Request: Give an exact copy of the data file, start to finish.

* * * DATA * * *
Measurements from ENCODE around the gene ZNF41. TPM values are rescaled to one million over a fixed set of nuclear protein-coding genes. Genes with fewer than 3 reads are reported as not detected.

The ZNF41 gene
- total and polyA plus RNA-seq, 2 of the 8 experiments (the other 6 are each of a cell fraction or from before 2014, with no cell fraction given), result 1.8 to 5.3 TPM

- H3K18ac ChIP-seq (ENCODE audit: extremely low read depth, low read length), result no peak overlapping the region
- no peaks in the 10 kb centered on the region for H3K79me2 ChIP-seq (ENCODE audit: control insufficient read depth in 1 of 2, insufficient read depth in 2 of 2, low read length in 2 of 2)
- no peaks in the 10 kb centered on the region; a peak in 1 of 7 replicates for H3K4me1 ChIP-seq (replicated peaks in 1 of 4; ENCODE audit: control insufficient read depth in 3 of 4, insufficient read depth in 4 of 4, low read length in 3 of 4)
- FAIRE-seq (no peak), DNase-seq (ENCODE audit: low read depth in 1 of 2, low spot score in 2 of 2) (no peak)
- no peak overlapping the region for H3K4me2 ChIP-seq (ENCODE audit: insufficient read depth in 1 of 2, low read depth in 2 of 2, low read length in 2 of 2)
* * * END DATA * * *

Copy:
Measurements from ENCODE around the gene ZNF41. TPM values are rescaled to one million over a fixed set of nuclear protein-coding genes. Genes with fewer than 3 reads are reported as not detected.

The ZNF41 gene
- total and polyA plus RNA-seq, 2 of the 8 experiments (the other 6 are each of a cell fraction or from before 2014, with no cell fraction given), result 1.8 to 5.3 TPM

- H3K18ac ChIP-seq (ENCODE audit: extremely low read depth, low read length), result no peak overlapping the region
- no peaks in the 10 kb centered on the region for H3K79me2 ChIP-seq (ENCODE audit: control insufficient read depth in 1 of 2, insufficient read depth in 2 of 2, low read length in 2 of 2)
- no peaks in the 10 kb centered on the region; a peak in 1 of 7 replicates for H3K4me1 ChIP-seq (replicated peaks in 1 of 4; ENCODE audit: control insufficient read depth in 3 of 4, insufficient read depth in 4 of 4, low read length in 3 of 4)
- FAIRE-seq (no peak), DNase-seq (ENCODE audit: low read depth in 1 of 2, low spot score in 2 of 2) (no peak)
- no peak overlapping the region for H3K4me2 ChIP-seq (ENCODE audit: insufficient read depth in 1 of 2, low read depth in 2 of 2, low read length in 2 of 2)